The 2,200-year-old Antikythera shipwreck was first discovered by Greek sponge divers in 1900. The site would eventually yield the most significant collection of Greek antiquities in history including bronze and marble statues, jewelry, furniture, luxury glassware, and the surprisingly complex Antikythera Mechanism. Diving was suspended on the 55-meter site after one diver died and two were paralyzed from the decompression illness. Ever since, archaeologists and historians have speculated about what ancient treasures remain buried beneath the seafloor.
In the September of 2014 a team of international archaeologists and technical divers returned to the treacherous site for a project called “Return to Antikythera”. Using state-of-the-art technology they made a series of discoveries that prove much of the ship’s cargo is indeed still preserved beneath the sediment. I was fortunate to participate as the project photographer.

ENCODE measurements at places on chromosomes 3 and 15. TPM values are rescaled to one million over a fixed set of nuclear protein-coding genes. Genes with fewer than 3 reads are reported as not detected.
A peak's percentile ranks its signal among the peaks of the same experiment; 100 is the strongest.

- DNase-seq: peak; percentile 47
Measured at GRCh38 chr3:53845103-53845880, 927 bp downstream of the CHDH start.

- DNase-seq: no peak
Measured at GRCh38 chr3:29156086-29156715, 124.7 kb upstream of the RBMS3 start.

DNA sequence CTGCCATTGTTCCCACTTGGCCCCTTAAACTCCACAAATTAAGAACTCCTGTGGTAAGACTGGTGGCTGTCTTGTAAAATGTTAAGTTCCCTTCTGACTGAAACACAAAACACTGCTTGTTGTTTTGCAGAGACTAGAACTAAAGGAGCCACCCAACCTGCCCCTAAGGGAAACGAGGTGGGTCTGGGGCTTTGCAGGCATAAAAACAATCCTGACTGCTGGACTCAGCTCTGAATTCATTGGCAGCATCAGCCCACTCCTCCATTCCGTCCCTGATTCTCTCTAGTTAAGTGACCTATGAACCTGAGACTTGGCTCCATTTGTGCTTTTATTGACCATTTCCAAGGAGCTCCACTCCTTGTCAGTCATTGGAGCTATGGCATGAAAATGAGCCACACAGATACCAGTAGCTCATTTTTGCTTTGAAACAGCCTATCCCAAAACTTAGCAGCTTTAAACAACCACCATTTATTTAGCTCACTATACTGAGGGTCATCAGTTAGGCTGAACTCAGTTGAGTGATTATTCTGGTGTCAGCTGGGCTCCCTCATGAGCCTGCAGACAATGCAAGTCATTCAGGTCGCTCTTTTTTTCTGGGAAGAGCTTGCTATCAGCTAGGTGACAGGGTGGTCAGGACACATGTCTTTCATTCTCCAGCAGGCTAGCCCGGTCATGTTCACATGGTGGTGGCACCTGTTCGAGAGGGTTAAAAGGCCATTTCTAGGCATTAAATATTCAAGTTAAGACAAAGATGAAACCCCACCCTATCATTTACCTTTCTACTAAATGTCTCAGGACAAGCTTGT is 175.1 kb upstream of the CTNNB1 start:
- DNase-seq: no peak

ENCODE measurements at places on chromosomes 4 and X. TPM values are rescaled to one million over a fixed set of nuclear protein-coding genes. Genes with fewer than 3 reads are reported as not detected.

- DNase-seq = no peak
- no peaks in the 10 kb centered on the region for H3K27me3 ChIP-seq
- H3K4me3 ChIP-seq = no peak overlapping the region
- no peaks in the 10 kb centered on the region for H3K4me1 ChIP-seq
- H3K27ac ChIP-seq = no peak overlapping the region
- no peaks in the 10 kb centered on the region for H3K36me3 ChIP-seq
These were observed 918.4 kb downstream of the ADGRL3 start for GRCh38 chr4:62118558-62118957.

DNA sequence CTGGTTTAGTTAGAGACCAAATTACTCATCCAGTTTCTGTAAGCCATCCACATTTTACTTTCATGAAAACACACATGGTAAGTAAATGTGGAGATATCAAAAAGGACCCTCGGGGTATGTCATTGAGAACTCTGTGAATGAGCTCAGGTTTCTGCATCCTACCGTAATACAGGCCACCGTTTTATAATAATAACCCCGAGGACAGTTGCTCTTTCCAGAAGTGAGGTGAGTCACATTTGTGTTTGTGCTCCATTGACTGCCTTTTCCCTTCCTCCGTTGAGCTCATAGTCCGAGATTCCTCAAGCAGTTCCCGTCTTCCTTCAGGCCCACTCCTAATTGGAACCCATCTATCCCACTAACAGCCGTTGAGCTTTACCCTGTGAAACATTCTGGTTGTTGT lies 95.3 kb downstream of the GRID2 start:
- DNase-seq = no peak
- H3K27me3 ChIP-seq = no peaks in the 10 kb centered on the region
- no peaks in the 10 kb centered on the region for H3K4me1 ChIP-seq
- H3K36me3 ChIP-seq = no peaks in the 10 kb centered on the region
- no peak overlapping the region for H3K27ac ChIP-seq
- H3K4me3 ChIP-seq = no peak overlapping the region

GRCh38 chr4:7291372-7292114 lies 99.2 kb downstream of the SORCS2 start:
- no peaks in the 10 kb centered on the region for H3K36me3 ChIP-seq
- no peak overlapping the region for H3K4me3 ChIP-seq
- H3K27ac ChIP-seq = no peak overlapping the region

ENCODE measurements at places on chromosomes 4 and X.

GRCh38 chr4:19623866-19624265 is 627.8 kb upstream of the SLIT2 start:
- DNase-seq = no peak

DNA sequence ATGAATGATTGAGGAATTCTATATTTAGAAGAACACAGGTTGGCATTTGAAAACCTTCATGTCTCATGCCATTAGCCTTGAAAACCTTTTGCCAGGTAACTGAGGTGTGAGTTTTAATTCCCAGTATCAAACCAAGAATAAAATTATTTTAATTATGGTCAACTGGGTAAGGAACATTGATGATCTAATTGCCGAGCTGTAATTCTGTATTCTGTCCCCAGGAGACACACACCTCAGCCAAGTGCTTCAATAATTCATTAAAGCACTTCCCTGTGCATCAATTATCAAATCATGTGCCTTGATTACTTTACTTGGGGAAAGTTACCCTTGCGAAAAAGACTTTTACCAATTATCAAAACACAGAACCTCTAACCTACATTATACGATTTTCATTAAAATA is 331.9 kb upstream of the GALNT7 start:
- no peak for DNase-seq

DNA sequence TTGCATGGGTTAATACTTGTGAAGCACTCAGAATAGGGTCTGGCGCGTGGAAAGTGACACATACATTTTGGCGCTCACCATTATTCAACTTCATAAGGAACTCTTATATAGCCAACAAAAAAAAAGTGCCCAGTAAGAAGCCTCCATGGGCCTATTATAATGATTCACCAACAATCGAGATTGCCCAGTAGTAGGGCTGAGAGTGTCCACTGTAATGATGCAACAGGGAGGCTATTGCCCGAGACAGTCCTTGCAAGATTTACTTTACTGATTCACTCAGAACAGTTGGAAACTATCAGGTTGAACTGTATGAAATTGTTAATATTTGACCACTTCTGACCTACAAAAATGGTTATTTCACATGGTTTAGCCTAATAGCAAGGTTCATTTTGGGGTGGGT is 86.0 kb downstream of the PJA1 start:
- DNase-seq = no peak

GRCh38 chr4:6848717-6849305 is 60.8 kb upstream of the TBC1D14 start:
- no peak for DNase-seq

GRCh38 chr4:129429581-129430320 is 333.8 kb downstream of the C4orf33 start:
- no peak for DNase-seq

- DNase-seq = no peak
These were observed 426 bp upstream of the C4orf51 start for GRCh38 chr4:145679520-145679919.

/antikythera - 2014
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